The 18-month recovery period has been akin to finding a cure for the incurable. Buckeye Nation was writhing in pain, awakening everyday with a doom and gloom attitude. Meyer’s presence has changed everything, though. The winning returned and a run of unprecedented success seems to be on the horizon.

It all began with a selfless group of seniors that stayed even when the odds were stacked heavily against them. Unlike what occurred at Penn State, there was no mass exodus from Columbus. John Simon, Zach Boren and others helped re-lay the foundation with a season that will be talked about for years to come.

The senior leadership is a void on the 2013 roster, but when one of the most exciting players in the country touches the ball on every offensive play, some lapses can be forgiven. Few quarterbacks can match the skills of Braxton Miller and even fewer players are able to duplicate the amount of game-breaking plays Miller has each Saturday.

Quarterback and head coach were made for each other. Both are elite in their positions with qualities that mesh. Meyer has Miller at his disposal for two more seasons, which is scary for the rest of the Big Ten – and perhaps the country. The true measure of Ohio State’s resurgence will come during the postseason.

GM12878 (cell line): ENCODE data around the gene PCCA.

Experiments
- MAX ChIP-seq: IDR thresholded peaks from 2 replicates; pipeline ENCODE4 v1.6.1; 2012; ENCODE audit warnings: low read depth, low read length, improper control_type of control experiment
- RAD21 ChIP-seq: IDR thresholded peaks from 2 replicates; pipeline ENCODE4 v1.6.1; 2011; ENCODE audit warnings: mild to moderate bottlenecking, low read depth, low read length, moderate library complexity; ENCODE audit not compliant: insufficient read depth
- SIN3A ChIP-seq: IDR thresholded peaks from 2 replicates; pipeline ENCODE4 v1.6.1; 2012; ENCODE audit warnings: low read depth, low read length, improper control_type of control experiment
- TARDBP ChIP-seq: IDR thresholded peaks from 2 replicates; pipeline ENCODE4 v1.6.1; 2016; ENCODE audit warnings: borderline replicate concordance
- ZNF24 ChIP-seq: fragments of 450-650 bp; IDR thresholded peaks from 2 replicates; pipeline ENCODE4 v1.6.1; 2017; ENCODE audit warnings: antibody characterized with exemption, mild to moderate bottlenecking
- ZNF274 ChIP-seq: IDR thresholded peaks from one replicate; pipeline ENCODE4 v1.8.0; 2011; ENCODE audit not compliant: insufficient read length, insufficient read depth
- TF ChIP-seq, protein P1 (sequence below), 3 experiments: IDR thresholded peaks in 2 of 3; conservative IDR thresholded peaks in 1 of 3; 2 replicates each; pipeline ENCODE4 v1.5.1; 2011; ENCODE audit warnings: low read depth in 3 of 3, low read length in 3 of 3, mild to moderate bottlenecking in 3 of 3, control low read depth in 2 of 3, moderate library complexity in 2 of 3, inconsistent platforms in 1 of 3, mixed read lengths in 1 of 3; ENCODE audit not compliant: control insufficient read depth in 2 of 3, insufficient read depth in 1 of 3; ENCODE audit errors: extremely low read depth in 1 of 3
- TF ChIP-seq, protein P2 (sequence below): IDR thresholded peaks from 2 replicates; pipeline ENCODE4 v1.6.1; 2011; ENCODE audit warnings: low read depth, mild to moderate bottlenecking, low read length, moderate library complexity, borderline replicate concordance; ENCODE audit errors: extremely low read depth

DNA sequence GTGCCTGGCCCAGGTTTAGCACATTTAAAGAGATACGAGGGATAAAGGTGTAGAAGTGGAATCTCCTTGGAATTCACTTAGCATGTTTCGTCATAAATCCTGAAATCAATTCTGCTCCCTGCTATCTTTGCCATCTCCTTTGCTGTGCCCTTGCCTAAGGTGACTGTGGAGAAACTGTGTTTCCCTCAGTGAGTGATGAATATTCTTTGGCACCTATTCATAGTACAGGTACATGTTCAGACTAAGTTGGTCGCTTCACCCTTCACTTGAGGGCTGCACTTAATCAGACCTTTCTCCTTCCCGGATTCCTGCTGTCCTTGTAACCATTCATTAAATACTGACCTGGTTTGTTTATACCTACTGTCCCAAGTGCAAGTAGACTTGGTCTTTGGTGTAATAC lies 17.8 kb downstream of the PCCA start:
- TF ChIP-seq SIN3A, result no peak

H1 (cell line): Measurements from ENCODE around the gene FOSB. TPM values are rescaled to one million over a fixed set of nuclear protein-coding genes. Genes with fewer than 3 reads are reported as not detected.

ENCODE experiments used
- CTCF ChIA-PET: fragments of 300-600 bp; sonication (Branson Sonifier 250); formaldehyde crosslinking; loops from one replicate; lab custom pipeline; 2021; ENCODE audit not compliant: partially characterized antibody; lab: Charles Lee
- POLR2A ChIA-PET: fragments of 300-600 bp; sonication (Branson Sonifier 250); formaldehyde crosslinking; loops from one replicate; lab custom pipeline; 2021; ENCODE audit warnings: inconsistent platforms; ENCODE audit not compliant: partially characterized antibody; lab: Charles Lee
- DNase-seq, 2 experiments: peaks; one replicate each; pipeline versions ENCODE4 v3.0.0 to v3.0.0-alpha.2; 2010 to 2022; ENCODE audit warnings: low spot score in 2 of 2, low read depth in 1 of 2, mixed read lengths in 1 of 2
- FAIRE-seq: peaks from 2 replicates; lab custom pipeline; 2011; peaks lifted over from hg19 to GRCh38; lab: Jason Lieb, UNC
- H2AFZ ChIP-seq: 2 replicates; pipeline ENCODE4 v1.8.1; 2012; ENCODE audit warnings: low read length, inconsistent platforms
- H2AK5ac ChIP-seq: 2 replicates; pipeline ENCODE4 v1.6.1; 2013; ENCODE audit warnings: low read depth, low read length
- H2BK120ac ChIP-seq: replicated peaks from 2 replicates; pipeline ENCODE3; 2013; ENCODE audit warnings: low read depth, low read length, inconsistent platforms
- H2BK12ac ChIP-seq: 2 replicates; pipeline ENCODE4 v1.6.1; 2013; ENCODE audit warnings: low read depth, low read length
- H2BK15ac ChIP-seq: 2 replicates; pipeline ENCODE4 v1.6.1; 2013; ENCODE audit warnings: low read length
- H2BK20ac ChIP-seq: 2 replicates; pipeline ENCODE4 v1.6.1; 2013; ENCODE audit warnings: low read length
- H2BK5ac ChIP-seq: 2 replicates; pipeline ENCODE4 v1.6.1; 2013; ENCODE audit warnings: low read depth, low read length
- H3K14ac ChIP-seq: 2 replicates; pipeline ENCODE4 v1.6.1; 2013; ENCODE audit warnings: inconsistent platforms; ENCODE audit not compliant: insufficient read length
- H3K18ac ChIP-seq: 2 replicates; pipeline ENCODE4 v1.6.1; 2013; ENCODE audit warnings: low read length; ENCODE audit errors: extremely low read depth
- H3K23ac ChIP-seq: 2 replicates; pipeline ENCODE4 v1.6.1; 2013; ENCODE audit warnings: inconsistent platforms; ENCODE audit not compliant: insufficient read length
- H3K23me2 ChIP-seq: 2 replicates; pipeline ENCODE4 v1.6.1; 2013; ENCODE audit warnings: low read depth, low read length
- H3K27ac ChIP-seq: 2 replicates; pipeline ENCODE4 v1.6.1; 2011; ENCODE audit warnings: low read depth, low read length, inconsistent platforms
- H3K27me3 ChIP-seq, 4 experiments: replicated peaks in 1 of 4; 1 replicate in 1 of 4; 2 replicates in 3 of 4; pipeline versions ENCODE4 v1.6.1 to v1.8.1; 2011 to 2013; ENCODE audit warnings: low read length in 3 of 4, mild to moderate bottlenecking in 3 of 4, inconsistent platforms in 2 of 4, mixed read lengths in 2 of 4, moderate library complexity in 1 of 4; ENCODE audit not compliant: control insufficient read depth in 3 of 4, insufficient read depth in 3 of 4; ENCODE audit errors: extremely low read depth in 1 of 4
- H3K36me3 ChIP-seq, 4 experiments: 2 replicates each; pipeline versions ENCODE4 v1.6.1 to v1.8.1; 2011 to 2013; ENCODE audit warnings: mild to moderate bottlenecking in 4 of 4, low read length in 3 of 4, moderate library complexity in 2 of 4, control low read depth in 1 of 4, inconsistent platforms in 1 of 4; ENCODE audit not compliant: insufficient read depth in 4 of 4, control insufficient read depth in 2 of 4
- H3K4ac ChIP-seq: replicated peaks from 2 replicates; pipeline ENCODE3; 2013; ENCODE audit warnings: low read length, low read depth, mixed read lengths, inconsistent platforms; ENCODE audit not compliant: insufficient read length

Since his arrival, Meyer has stockpiled talented recruits, signing blue-chippers across the board. He’s brought the same philosophy with him that won two national championships at Florida. Shifty playmakers at the skill positions have been the top priority. The Buckeyes welcome three speedsters to campus in little more than a week that could make an impact this season.

A happy ending
Jim Tressel, cheered once again in Ohio Stadium last November.

Tempering expectations – if it’s possible at Ohio State – would be wise, even after an undefeated season. The difficulty involved in winning every game becomes apparent when the inevitable upset strikes. Despite a roster filled with contributors, Meyer is always on the lookout for bigger, faster and stronger.

He turned a middling class into a top-five group in less than three months in 2012 and signed what some consider the nation’s top class this season. The staff has already turned its attention to 2014 and beyond, securing the commitments of some of the top recruits in the country. It’s been a major change of pace from the Tressel regime’s recruiting efforts.

The on-field product features similar changes. A conservative approach that brought victories by the bushel but in a boring fashion that drove fans crazy has disappeared. Instead, Ohio State resembles the SEC North. Linemen are lean and fast, linebackers can chase down running backs and quarterbacks can run and throw equally well.

Tresselball had run its course. Now an Urban renewal has sparked change for the better.